Tuesday, December 28, 2010

Flying another flag

There's nothing like Christmas to bring up old and unresolved family issues.

With the rest of Europe, England apart, on hibernal hiatus, 32,000 turned out at Barcelona's Olympic Stadium tonight to watch Catalonia hammer Honduras, a representative in last summer's World Cup Finals, 4-0, with a brace from Barça's Bojan Krkic.


The Catalan eleven also boasted blaugrana stalwart Carles Puyol and teammate Sergio Busquets, who both lifted the World Cup in Spanish colours in South Africa this year. Barça heavy though the team was, the Catalonia squad actually contained more players from the city's other team, Español.

The Catalan national team remains of course unr
ecognised by FIFA or UEFA, as are a handful of European 'countries' like Corsica, Gibraltar, Jersey, Kosovo, Monaco and the Vatican City. FIFA now demand full United Nations recognition before they rubber-stamp anything, but in their quest for acceptance, the 'forgotten nations' point to the footballing status of not entirely sovereign states such as Andorra, the Faroe Islands, Liechtenstein and San Marino, as well as the four nations which make up the United Kingdom, which has only one seat at the UN.

The Spanish close season or mid-winter break are the only times the Catalan nat
ional team can realistically assemble, but on the evidence of recent outings, their side, now coached by Barcelona idol Johan Cruyff, would be a force in European football were it playing regularly: Last year they downed Diego Maradona's Argentina 4-2 at the Camp Nou, beat Colombia 2-1 the year before that and in 2003 thrashed Ecuador 4-0, five years after a memorable 5-0 walloping of Nigeria. And absent from their ranks tonight were Catalan aces Cesc Fabregas, Gerard Pique and Xavi, World Soccer's Player of the Year for 2010.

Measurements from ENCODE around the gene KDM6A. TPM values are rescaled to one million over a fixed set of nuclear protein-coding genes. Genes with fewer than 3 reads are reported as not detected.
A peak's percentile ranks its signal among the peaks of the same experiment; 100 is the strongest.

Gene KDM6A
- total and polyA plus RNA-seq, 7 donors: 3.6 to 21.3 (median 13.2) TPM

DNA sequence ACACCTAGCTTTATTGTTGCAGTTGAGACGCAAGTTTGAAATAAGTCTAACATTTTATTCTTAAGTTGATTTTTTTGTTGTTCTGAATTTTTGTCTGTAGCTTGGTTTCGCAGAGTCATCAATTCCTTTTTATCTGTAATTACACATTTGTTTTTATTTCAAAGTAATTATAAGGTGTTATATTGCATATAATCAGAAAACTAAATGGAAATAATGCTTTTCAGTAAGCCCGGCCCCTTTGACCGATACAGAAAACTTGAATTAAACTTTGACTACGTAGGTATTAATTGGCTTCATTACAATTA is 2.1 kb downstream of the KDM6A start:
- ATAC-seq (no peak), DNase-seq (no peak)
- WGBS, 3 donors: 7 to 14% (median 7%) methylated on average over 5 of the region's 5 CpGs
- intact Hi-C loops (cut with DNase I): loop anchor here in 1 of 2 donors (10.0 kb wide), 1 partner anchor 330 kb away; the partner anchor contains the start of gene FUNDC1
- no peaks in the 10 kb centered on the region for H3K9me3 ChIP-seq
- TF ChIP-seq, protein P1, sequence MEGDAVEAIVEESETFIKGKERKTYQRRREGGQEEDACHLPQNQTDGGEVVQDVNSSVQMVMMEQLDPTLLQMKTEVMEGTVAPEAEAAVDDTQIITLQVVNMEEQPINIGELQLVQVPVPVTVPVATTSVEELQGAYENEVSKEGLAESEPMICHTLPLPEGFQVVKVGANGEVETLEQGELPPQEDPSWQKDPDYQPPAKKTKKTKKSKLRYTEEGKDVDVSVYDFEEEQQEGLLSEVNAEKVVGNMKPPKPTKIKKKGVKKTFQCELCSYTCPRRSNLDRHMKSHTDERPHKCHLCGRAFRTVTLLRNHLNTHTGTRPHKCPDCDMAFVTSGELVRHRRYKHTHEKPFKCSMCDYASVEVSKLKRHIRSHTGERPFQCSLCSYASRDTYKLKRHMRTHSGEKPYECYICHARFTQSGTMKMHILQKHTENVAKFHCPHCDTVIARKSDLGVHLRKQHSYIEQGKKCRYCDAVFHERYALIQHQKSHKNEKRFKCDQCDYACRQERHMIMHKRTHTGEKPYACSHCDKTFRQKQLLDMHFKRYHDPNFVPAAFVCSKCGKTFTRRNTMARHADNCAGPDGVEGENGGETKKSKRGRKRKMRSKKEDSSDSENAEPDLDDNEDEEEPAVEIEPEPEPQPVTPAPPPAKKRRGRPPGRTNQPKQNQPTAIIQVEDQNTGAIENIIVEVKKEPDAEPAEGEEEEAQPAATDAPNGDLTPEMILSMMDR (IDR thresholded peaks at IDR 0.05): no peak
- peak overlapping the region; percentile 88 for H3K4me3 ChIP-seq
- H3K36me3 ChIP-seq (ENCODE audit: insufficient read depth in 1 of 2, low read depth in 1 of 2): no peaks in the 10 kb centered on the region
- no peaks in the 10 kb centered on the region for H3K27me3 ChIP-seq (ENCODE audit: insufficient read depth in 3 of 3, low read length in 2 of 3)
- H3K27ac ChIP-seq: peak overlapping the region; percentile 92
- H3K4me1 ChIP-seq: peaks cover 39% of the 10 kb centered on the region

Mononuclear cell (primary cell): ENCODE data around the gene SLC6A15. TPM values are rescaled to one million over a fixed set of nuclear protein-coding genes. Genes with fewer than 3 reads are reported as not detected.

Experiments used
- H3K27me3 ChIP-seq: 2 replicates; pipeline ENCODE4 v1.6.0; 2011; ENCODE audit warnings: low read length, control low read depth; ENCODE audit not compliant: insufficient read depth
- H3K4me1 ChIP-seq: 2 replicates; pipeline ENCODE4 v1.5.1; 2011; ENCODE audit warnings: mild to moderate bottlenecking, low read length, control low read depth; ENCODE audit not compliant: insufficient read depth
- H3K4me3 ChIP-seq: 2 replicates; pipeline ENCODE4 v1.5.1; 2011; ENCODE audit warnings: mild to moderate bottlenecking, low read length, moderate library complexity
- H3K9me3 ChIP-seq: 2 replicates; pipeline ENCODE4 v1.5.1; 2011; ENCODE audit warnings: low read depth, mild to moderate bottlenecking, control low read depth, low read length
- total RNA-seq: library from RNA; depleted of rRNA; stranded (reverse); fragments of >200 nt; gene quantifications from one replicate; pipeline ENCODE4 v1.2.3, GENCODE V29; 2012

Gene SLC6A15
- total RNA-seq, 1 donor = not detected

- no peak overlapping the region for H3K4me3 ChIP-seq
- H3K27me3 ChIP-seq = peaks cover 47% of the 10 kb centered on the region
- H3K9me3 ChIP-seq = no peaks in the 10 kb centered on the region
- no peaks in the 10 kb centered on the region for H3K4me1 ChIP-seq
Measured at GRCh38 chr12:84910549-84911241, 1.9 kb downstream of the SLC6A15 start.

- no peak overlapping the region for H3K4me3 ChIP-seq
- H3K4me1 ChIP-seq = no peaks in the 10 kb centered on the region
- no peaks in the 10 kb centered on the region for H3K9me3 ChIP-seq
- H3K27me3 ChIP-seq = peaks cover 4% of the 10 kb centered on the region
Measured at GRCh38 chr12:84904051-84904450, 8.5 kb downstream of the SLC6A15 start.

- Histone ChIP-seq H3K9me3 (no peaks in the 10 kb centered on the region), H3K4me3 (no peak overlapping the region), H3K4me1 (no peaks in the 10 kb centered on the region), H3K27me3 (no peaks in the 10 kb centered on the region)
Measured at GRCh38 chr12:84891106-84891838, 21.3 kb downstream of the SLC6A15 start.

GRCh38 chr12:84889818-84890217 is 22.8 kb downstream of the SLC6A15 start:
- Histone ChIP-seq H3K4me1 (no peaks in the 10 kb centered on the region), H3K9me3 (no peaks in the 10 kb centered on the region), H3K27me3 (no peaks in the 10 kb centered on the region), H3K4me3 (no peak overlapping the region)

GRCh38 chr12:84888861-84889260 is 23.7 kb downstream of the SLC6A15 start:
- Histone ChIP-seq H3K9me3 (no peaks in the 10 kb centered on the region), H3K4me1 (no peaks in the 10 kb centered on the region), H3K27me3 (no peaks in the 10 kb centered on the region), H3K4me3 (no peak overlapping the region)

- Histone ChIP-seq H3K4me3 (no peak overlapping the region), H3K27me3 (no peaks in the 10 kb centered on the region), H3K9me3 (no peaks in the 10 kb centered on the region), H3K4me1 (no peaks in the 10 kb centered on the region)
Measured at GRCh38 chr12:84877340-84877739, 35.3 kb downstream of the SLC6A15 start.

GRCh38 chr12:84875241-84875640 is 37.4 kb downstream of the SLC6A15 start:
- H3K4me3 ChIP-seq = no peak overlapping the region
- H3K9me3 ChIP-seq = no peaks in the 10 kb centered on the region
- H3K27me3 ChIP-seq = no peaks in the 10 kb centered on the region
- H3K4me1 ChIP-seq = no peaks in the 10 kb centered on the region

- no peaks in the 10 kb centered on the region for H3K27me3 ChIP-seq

Indeed, Spain won the World Cup playing the Barcelona style and with far more Catalans (five) than any other regional nationality, although the skipper who hoisted the golden prize aloft in Soweto was Madrid-born and 100% Real man Iker Casillas.

That magical night in the Rainbow Nation shone a brighter than ever spotlight upon Spain's fractured footballing loyalties, which were last probed in depth following their Euro 2008 victory. Claim and counter-claim surrounded the extent to which the triumph of 'La Roj
a' ('The Red') was cheered in its less than ardently patriotic regions, and the apparently obvious semantics of the chant 'Yo soy español, español, español' ('I am Spanish, Spanish, Spanish') which echoed around the country this summer, were equally dissected at length.

Maybe it was the dawn of a new and modern Spain ready at last to jettison a pain
ful past or perhaps it was just a passing fiesta where everyone fervently embraced each other in brotherly love as on New Year's Eve, toasting La Roja with ample Rioja, before waking up hungover the next morning with unforgiven feuds and remembered rivalries.
AS Diario, one of Spain's daily football papers, summed up the conundrum quite succinctly in its headline 'Visca España' - 'visca' being the Catalan version of 'viva'.

And Cruyff, despite his assimilated Senyera DNA - he named his son Jordi after all, does not foresee or even desire that Catalunya should become FIFA-recognised or an independent nation any time soon. He
speaks (ropey) Castillian Spanish rather than Catalan, yet remains proud to take charge of what are essentially glorified friendlies once a season in his adopted homeland.

With Spain defeating Holland
in the World Cup final only a few months ago, harvesting the fruit of the seeds he had planted as a player with Barcelona in the 1970s, perhaps this is not the best time to be questioning Cruyff's cultural leanings with any certainty anyway.
The Basque country also has a national team in action over Christmas, hosting Venezuela tomorrow night in Bilbao. Heavily dependent on the historically Basque club sides of Athletic Bilbao and Real Sociedad, their squad also boasts Spanish World Cup-winner Xabi Alonso of Real Madrid.

Euskadi
are no slouches either, having claimed the scalps of a ho
st of FIFA nations across the last twenty years including Uruguay, Ghana, Russia, Serbia, Venezuela, Nigeria, Bolivia and Morocco. Famous former players from the Basque country include the great goalkeeper Andoni Zubizarreta, still Spain's record cap-winner, and the flying French World Cup-winning left back Bixente Lizarazu.

And the tapestry does not end there: Andalucia, Aragon, Asturias, the Canary Islands, Cantabria, Extremadura, Galicia, Murcia, Navarre and the Region of Valencia have all played friendlies against FIFA-recognised nations during the past decade.

A united Spain might have won the World Cup in June, but the red of its national shirt, in truth belies a coat of many cultures.



(c) Sean O'Conor & Soccerphile

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